A Megafauna’s Microfauna: Gastrointestinal Parasites of New Zealand’s Extinct Moa (Aves: Dinornithiformes)
Wilmshurst, Janet M
Rawlence, Nicolas J
Bonner, Karen I
Kinsella, John M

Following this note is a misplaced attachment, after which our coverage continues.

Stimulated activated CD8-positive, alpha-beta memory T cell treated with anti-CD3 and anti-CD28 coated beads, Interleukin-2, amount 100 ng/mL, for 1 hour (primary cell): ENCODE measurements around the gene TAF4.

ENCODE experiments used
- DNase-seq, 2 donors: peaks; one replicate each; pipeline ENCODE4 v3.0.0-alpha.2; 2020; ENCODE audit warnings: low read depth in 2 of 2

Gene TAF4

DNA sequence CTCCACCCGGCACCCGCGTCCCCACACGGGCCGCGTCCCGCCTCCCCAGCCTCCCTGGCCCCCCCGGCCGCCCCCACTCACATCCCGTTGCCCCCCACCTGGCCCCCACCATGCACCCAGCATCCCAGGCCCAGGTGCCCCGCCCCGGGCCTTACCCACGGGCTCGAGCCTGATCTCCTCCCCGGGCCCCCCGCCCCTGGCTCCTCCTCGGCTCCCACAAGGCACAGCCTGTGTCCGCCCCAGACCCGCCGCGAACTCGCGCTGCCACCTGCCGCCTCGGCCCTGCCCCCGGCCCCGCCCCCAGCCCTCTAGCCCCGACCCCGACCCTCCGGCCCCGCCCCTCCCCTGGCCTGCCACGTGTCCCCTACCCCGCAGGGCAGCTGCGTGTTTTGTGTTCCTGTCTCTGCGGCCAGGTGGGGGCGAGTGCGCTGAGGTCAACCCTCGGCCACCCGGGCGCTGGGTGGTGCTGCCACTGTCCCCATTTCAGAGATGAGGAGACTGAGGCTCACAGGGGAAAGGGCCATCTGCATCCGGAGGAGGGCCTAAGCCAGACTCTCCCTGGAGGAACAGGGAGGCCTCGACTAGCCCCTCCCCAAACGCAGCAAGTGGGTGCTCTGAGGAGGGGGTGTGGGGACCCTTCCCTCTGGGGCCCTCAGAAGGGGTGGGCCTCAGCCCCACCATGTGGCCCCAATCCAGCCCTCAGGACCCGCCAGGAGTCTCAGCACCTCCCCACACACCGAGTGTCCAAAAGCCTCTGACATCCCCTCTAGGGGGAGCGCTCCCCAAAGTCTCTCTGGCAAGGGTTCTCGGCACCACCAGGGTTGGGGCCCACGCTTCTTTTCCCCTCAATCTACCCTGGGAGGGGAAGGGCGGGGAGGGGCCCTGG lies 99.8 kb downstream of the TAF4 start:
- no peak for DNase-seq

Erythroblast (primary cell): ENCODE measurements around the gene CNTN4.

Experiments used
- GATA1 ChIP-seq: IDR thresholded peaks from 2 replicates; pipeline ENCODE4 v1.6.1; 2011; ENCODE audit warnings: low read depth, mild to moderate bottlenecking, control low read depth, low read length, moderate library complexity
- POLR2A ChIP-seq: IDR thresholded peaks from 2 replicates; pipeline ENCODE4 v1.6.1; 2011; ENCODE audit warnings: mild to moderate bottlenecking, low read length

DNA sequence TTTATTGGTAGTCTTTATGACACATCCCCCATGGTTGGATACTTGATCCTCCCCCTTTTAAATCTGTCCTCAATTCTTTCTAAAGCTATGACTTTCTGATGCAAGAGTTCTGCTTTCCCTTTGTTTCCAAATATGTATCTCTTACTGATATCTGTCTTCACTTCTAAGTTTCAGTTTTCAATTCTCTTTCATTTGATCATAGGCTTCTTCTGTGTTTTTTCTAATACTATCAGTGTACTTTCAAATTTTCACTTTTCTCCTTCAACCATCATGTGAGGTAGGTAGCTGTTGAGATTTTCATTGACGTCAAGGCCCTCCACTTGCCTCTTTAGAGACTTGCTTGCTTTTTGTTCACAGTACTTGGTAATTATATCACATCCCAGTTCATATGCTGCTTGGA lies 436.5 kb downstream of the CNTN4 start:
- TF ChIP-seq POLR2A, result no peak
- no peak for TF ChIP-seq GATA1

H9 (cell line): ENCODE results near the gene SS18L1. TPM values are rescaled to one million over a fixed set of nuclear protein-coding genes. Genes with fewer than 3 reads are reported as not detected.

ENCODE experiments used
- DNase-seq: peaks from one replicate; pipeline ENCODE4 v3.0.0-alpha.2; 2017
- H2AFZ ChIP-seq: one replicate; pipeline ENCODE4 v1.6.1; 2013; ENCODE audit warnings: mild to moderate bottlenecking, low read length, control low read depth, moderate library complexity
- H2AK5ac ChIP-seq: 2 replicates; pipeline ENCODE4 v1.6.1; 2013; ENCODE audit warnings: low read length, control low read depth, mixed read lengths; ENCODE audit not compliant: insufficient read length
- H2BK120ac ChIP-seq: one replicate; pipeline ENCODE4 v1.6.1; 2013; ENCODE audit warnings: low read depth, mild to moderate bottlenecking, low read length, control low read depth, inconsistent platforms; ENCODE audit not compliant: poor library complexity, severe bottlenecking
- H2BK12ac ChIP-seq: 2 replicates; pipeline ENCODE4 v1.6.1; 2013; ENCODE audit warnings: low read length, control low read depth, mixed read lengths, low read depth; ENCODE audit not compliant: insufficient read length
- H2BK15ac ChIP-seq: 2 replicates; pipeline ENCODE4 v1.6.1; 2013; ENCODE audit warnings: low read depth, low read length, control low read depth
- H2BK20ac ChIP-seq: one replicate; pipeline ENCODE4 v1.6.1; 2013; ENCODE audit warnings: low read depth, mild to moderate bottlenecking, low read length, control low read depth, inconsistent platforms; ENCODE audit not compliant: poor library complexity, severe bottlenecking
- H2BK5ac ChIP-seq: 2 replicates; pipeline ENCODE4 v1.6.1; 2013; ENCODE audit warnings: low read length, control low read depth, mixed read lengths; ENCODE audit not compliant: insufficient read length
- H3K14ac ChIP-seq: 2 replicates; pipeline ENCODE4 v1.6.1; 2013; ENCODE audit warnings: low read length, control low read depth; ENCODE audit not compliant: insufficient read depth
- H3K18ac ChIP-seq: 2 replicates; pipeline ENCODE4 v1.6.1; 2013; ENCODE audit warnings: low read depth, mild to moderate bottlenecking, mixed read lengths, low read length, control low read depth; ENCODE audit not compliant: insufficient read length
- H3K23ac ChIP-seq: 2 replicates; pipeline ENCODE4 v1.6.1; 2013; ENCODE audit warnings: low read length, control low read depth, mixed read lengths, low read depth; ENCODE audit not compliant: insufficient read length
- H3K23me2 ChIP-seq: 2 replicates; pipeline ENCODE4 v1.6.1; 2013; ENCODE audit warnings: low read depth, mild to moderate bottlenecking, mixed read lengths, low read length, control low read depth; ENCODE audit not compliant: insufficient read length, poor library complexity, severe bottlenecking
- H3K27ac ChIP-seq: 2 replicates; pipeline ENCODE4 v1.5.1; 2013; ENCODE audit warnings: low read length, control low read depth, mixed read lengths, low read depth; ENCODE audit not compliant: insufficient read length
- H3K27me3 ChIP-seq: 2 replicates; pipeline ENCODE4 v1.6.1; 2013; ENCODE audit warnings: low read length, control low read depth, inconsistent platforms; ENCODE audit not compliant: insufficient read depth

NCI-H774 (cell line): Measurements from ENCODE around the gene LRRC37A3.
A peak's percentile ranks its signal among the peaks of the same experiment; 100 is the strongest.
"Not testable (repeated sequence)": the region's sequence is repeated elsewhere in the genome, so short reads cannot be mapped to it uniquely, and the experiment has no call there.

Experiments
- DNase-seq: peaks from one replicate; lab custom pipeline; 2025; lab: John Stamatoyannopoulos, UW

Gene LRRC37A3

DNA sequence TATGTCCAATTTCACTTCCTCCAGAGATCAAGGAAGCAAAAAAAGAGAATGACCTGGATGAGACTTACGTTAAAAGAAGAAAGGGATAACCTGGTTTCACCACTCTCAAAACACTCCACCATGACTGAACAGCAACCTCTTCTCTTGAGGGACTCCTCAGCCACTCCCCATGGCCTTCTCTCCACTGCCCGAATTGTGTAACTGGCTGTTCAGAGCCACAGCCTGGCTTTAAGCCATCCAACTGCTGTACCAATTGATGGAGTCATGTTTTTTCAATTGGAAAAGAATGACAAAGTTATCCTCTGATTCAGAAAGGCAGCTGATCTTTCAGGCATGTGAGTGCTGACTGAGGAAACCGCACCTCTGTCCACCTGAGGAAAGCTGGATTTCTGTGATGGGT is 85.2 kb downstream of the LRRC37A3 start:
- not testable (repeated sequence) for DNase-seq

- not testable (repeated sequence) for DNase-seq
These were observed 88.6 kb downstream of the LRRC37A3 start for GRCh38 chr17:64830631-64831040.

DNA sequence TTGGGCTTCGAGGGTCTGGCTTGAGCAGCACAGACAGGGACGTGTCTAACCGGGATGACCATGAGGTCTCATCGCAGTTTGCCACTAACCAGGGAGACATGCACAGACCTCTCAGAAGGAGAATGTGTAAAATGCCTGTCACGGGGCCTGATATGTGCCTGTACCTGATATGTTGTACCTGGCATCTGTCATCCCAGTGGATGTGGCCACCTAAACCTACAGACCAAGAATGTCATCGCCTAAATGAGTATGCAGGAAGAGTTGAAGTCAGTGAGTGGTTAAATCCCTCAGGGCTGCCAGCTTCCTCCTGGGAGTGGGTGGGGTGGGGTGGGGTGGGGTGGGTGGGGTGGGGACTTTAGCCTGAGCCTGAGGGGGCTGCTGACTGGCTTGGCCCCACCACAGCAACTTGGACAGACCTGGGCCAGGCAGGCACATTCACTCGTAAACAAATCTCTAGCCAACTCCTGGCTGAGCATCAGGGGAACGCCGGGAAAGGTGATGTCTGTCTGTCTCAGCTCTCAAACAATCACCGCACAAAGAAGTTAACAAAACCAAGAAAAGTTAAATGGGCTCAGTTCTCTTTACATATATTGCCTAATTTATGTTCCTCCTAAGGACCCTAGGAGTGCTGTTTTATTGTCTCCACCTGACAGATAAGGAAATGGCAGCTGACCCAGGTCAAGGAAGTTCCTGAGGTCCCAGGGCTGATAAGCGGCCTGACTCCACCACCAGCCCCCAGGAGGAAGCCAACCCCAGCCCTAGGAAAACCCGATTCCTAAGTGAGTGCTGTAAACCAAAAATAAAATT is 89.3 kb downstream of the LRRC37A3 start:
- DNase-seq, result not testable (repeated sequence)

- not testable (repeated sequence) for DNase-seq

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We perform the first multidisciplinary study of parasites from an extinct megafaunal clade using coprolites from the New Zealand moa (Aves: Dinornithiformes). Ancient DNA and microscopic analyses of 84 coprolites deposited by four moa species (South Island giant moa, Dinornis robustus; little bush moa, Anomalopteryx didiformis; heavy-footed moa, Pachyornis elephantopus; and upland moa, Megalapteryx didinus) reveal an array of gastrointestinal parasites including coccidians (Cryptosporidium and members of the suborder Eimeriorina), nematodes (Heterakoidea, Trichostrongylidae, Trichinellidae) and a trematode (Echinostomida). Parasite eggs were most prevalent and diverse in coprolites from lowland sites, where multiple sympatric moa species occurred and host density was therefore probably higher. Morphological and phylogenetic evidence supports a possible vicariant Gondwanan origin for some of the moa parasites. The discovery of apparently hostspecific parasite taxa suggests paleoparasitological studies of megafauna coprolites may provide useful case-studies of coextinction.
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